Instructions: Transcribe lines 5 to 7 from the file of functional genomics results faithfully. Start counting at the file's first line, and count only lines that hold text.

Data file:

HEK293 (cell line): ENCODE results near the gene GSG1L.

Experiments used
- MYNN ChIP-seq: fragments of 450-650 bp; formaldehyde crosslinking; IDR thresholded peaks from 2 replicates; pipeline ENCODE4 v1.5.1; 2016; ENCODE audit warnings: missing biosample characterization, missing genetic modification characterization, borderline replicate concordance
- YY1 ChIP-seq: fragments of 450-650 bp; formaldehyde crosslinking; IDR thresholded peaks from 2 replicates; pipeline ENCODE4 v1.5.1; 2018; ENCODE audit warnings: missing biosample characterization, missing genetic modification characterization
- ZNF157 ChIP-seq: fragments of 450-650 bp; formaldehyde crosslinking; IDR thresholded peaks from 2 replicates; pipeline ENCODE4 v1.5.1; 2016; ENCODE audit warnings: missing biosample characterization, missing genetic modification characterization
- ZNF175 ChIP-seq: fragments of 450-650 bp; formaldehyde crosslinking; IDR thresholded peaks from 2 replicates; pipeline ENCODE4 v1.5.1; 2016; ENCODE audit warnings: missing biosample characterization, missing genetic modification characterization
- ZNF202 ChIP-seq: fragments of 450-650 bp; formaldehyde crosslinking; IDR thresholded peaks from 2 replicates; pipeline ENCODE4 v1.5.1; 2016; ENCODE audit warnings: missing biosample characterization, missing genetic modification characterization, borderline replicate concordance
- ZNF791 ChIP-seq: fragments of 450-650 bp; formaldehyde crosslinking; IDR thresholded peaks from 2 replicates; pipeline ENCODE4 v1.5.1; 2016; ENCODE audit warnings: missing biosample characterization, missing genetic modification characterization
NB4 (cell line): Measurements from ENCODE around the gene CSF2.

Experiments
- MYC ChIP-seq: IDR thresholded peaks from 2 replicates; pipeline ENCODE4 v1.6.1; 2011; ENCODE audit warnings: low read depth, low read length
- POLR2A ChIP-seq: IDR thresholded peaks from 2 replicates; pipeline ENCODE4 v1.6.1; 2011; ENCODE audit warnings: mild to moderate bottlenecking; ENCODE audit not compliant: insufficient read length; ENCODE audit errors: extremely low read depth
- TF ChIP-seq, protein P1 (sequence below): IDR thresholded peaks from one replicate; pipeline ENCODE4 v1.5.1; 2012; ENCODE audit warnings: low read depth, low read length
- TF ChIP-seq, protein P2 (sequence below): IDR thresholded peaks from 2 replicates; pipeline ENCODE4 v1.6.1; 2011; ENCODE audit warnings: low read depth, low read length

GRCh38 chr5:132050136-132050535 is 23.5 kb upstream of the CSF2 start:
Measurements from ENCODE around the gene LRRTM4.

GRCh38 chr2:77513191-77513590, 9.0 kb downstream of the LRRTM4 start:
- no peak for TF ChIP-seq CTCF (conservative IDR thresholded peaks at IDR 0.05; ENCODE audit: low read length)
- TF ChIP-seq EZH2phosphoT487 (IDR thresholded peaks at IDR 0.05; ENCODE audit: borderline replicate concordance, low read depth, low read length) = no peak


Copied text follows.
- ZNF157 ChIP-seq: fragments of 450-650 bp; formaldehyde crosslinking; IDR thresholded peaks from 2 replicates; pipeline ENCODE4 v1.5.1; 2016; ENCODE audit warnings: missing biosample characterization, missing genetic modification characterization
- ZNF175 ChIP-seq: fragments of 450-650 bp; formaldehyde crosslinking; IDR thresholded peaks from 2 replicates; pipeline ENCODE4 v1.5.1; 2016; ENCODE audit warnings: missing biosample characterization, missing genetic modification characterization
- ZNF202 ChIP-seq: fragments of 450-650 bp; formaldehyde crosslinking; IDR thresholded peaks from 2 replicates; pipeline ENCODE4 v1.5.1; 2016; ENCODE audit warnings: missing biosample characterization, missing genetic modification characterization, borderline replicate concordance